Trend Following by Michael Covel is one of the best books on trend trading out there. The main point of the book is the idea that “price in motion tends to stay in motion.”
So for example, if the price of a stock is trending upwards with momentum, then betting on it going up is a good bet. Likewise, if it is going down with momentum then betting on more downside is a good bet.
This simple-stupid-but-effective theory of markets is easy to understand, easy to master, and generally effective.
Here you might ask yourself “how do I know if a stock is trending up or down, and if it does or doesn’t have momentum?”
Well fair. The book answers that in a few ways but it isn’t the main focus (HINT: Bollinger Bands and simple moving averages can tell you this, both are just a quick Google search away, although you will get a primer in the book).
The reality is, the book itself is a bit of a mix of hype, human interest, and theory and a little light on technical guidelines. It has enough practical examples to give you the gist, but Covel doesn’t give away any real strategies. The idea behind trading and behind the book is that it isn’t a particular strategy, it is a type of trading and a mindset that will give you the win.
All you need is a good trend indicator, a way to measure momentum, and a plan you follow to a T to be a good trend investor. Here is the deal though, once you get the concept, you’ll find that choosing the right strategy is a rather personal thing anyway and that example strategies and indicators are freely and easily available everywhere. No single strategy is right for one person, one person might want to buy golden crosses on the daily, another might try to play trends on the 30-minute time frame with Bollinger Bands, another might use a custom MACD, etc.
The point isn’t the strategy you use, the point is that pure technical analysis, and even more so just pure price analysis, is all you need to make money (especially in nice big trending highly liquid stocks).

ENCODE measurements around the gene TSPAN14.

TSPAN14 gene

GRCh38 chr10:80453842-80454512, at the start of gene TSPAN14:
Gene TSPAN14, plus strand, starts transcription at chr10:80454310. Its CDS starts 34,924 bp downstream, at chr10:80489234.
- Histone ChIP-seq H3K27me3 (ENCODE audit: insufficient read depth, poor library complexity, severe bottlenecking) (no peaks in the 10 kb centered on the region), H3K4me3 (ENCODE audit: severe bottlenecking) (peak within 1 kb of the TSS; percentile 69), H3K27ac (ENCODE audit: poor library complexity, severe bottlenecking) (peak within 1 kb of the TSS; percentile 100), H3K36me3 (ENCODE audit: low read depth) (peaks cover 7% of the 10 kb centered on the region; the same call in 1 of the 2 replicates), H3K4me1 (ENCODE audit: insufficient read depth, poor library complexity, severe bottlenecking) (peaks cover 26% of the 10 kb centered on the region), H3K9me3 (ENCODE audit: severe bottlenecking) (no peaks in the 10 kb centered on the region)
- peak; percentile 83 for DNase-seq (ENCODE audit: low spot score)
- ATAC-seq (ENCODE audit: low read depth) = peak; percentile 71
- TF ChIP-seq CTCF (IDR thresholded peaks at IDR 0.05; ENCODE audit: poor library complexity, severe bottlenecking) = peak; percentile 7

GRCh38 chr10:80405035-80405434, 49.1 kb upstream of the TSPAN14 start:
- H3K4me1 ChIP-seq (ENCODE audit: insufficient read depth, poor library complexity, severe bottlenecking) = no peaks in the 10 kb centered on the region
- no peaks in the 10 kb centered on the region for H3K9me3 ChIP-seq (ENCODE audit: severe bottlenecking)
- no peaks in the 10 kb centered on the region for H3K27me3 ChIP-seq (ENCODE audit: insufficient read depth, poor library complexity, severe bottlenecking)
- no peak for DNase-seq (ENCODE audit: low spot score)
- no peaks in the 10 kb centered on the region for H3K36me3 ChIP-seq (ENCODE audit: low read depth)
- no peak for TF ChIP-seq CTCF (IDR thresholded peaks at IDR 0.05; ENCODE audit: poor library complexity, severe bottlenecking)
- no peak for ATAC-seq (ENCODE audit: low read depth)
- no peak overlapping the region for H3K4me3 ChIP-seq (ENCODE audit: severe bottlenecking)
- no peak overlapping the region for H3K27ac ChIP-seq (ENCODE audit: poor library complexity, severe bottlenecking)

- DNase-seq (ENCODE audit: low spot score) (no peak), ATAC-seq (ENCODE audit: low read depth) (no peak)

Just take a look at the chart of the NASDAQ in the image above. As you can see buying above the cluster of moving averages (super guppy as can be found for free on TradingView) and selling below is a winning strategy.
Now look at the Bollinger Band image below. Let’s say you buy once two candles close above the middle line on the monthly and sell when two close below. As you can see, you capture a decent chunk of the upside since 2003 while only having to make 6 trades in 18 years, all while you avoid the worst of what the market had to offer.
That is trading the trend, that is Covel’s trend trading. With trend trading you never catch the bottom or top, as you instead you wait for the trend to form and then you react, but you do get in for most of the bull market and do get out for most of the bear. That is… pretty good.
The book is well worth a read.
CAVEAT: The hard part about trend trading on higher time frames is missing the start of a trend. If you miss an entry, you could get stuck without a position for a long time. The trick is to move to a lower time frame and be willing to trade more until a higher time frame strategy syncs up.
MENTAL ASPECT AND OTHER NOTES: It can be very hard to not sell corrections along the trend, and it can be hard to get yourself to buy into strength after the price has risen. Likewise, it can be hard to get yourself to sell after a trend has finally broken and not buy more low along the way. This mental and emotional aspect of trend trading might just be the hardest part. The other hard part is getting some trends wrong and seeing drawdown while you wait for winning trends. Trend trading isn’t about every trade being a winner, it is about a winning strategy overall. Part of the winning strategy requires picking the right assets, and that is why I would suggest focusing on large-cap, highly liquid, trending assets… like the S&P and NASDAQ.
NOTES: I have years of trading experience and am pretty well versed in trend trading. Feel free to ask me questions below. Cheers.